(4) The Times (7th July, 1876)

So heavy a blow has seldom, indeed, been struck at the regular troops of a civilized Power by a barbarous enemy... It is inevitable that such a disaster should sting the American people almost more as an insult than as an injury; but though the threatened retaliation will be severe, we cannot censure it severely, or contend that it is not dictated by a natural impulse.... We cannot doubt that the recital will kindle a flame in the United States before which the Indians will be driven back upon the alternative of death or deserts more barren and distant even than those of the present "reserves." The people of the United States, and especially the men of the West, who alone in this generation have been brought into actual contact with the Red Indians, have been little under the influence of those humanitarian ideas which are found to plead so powerfully for a mollification of English policy when we have to deal with inferior races. The conduct of the American Government towards the Indians of the Plains has been neither very kindly nor very wise; but its restraining influence, not always implicitly obeyed, has drawn loud complaints from the settlers of the frontier lands.... The borderers will certainly make the disaster to General Custer's command an excuse for forcing upon the Government a war of extermination or of expulsion.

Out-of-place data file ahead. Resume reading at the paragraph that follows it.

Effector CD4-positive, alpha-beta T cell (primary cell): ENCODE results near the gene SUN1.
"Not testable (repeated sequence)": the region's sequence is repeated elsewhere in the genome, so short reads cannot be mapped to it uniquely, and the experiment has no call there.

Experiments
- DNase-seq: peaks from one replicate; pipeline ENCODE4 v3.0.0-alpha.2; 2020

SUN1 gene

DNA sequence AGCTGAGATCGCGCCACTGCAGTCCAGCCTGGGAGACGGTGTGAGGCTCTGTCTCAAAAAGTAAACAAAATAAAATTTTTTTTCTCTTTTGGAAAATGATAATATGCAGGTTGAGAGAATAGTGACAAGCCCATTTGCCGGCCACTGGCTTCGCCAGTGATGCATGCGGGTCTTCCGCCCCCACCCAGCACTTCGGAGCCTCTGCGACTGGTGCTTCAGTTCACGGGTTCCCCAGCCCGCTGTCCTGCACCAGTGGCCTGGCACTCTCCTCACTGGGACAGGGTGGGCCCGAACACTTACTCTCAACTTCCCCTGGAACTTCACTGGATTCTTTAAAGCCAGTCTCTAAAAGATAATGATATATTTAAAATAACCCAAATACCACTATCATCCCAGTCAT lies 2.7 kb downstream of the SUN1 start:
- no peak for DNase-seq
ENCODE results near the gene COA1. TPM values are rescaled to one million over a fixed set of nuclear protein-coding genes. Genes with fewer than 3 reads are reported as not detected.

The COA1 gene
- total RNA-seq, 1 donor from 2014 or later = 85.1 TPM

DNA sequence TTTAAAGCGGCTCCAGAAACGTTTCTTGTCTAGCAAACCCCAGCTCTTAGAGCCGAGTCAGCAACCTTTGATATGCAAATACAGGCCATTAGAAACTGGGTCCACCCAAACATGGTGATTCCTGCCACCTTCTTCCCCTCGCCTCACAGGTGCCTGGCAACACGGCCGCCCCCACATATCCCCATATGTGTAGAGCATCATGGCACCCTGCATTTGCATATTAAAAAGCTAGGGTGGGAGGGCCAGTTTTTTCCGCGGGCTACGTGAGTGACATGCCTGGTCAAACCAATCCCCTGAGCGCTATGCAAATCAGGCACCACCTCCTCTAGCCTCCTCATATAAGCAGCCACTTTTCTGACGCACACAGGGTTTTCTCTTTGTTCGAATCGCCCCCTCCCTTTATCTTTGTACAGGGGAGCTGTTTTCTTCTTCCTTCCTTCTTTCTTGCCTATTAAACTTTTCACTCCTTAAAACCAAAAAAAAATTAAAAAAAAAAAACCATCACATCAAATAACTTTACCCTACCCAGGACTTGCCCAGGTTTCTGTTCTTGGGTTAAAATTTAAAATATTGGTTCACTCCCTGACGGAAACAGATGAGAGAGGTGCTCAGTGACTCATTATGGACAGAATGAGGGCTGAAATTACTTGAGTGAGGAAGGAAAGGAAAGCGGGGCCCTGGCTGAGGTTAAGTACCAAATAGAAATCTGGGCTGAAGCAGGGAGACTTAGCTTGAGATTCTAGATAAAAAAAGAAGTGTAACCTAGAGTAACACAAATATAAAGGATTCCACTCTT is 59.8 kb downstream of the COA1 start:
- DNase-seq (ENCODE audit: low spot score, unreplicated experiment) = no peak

(5) Chicago Tribune (7th July, 1876)

It is time to quit this Sunday-school policy, and let Sheridan recruit regiments of Western pioneer hunters and scouts, and exterminate every Indian who will not remain upon the reservations. The best use to make of an Indian who will not stay on a reservation is to kill him. It is time that the dawdling, maudlin peace-policy was abandoned. The Indian can never be subdued by Quakers, and it is certain that he will never by subdued by such madcap charges as that made by Custer.

(6) New York Times (12th July, 1876)